That's where a platform becomes the middle ground and the way out of the chicken and egg problem. By establishing a platform for the enterprise, you can start to drive applications toward becoming services. A platform should provide discovery, registration, an ESB at the minimum, with most platforms also including security and management services as well. When you start to build your applications (or buy them specifically for the platform in many cases) to take advantage of the service orientation of the platform, you start to realize the advantage of the platform, and move past the challenge of service-enabling applications.

It also underscores the importance of getting a strong platform, one where the parts all work together well. You may not want to get everything from a single source or, depending upon your enterprise needs, you may not be able to do so. A soup-to-nuts infrastructure out of the box from a single vendor is not necessarily nirvana anyway, as those of you who've had the best-of-breed discussions over the years can attest. What is important is establishing an SOA infrastructure, or platform, on which an enterprise can leverage its application portfolio. The platform enables the portfolio transformation that must occur in order to move from an application orientation to a service orientation.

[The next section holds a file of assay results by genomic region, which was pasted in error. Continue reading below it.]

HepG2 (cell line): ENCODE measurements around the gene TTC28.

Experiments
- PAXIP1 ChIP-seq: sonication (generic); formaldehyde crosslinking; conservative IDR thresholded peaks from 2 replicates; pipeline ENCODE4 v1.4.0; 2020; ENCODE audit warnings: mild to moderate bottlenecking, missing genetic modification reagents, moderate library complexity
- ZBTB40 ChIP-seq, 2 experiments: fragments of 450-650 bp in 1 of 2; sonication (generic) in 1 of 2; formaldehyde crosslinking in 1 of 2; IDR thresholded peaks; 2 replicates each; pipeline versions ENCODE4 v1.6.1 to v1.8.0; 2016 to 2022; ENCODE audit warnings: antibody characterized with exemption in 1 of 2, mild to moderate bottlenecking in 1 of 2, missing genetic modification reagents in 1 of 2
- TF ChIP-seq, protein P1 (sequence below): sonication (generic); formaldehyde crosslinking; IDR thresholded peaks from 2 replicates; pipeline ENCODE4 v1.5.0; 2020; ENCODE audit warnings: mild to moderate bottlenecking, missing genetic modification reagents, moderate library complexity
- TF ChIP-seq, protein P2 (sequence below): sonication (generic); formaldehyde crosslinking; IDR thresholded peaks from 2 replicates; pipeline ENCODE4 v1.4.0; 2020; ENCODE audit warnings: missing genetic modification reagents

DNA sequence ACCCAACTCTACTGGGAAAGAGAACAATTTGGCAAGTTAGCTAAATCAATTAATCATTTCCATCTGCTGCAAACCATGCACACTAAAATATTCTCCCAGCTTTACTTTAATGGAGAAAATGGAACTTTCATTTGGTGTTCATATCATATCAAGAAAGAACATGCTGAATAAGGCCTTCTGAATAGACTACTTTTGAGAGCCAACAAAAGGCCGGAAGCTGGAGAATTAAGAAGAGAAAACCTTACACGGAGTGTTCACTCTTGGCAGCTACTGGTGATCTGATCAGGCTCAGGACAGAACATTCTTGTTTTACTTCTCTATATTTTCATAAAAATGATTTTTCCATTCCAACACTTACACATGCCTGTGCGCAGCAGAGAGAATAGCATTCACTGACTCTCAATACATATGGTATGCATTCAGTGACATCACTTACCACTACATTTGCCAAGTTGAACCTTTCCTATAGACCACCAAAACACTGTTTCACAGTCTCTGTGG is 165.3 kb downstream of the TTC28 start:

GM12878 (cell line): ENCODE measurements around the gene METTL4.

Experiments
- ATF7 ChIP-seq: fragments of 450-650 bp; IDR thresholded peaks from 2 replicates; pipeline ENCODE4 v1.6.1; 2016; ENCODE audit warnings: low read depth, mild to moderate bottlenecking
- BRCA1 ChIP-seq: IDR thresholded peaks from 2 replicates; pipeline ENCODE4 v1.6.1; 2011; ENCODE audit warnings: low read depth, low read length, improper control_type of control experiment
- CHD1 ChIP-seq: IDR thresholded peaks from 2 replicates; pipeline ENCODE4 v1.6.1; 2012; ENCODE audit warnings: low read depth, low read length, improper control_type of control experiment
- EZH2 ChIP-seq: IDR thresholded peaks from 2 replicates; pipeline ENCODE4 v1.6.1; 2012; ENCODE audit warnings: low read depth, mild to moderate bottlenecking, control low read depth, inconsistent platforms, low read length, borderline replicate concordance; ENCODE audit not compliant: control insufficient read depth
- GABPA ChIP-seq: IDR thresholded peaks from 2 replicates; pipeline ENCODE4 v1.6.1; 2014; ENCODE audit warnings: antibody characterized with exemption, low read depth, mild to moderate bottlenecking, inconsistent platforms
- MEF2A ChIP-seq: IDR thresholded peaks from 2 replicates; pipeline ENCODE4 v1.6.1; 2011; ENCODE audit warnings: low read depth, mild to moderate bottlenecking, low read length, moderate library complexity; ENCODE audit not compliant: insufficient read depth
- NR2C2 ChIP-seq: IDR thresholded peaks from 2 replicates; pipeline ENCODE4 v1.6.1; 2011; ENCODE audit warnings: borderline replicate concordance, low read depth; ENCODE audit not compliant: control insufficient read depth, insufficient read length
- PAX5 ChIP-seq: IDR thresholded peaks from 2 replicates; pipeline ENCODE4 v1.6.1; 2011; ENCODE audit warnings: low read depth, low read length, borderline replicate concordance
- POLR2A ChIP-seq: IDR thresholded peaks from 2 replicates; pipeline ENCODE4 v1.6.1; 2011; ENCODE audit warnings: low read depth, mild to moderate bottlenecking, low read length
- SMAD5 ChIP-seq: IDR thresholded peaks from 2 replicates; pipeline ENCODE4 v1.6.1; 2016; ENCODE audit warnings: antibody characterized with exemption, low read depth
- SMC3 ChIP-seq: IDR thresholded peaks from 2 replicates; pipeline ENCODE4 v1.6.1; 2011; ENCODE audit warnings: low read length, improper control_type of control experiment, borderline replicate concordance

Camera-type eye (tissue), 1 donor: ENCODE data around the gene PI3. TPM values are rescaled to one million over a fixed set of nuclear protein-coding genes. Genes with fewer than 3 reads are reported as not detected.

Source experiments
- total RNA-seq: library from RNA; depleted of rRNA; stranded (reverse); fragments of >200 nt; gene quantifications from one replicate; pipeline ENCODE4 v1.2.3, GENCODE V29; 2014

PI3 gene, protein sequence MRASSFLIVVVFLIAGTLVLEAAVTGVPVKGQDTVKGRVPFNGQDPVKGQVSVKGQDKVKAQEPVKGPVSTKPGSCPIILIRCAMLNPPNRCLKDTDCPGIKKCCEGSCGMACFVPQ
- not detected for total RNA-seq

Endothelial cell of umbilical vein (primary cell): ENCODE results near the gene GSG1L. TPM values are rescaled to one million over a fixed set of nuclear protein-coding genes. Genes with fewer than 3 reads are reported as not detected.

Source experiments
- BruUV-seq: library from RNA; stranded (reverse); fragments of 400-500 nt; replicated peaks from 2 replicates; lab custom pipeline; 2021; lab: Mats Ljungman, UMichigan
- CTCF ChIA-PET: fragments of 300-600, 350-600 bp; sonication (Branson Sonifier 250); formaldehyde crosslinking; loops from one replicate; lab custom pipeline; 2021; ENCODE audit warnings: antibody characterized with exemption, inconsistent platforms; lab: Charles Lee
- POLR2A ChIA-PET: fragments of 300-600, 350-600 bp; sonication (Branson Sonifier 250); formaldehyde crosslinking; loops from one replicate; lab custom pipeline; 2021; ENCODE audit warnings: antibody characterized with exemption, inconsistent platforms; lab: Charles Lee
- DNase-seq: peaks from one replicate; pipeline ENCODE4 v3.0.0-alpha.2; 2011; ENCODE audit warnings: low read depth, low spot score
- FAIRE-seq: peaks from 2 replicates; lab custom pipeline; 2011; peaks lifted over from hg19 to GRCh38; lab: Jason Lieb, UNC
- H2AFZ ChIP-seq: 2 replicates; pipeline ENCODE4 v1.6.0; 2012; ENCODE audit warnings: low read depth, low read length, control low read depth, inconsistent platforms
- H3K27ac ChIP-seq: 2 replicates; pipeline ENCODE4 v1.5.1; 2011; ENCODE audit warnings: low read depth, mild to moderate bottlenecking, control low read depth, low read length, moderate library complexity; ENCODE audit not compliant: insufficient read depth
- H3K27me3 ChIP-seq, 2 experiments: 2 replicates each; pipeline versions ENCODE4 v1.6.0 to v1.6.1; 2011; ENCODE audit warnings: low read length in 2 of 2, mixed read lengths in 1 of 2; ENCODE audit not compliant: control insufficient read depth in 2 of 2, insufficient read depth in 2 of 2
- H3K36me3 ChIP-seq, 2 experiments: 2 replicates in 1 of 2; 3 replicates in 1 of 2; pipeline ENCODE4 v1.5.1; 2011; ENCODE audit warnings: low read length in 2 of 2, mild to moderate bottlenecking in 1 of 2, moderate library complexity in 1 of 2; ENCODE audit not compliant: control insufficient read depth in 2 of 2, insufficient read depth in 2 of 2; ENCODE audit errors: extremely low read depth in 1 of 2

So it's funny, even though I don't think you can buy an SOA, I definitely think you can acquire a platform, and you're much better off with one then without.

About Sean Rhody
Sean Rhody is the founding-editor (1999) and editor-in-chief of SOA World Magazine. He is a respected industry expert on SOA and Web Services and a consultant with a leading consulting services company. Most recently, Sean served as the tech chair of SOA World Conference & Expo 2007 East.

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Reader Feedback: Page 1 of 1

It's sometimes funny to write about service-oriented architecture. One of the things I say often and believe is that you can't buy a service-oriented architecture. SOA is not just technology, it's philosophy, organizational change, and business transformation. There's no place to buy that kind of dramatic, deeply impacting change.

It's sometimes funny to write about service-oriented architecture. One of the things I say often and believe is that you can't buy a service-oriented architecture. SOA is not just technology, it's philosophy, organizational change, and business transformation. There's no place to buy that kind of dramatic, deeply impacting change.


Your Feedback
SOA Web Services Journal News wrote: It's sometimes funny to write about service-oriented architecture. One of the things I say often and believe is that you can't buy a service-oriented architecture. SOA is not just technology, it's philosophy, organizational change, and business transformation. There's no place to buy that kind of dramatic, deeply impacting change.
SOA Web Services Journal News wrote: It's sometimes funny to write about service-oriented architecture. One of the things I say often and believe is that you can't buy a service-oriented architecture. SOA is not just technology, it's philosophy, organizational change, and business transformation. There's no place to buy that kind of dramatic, deeply impacting change.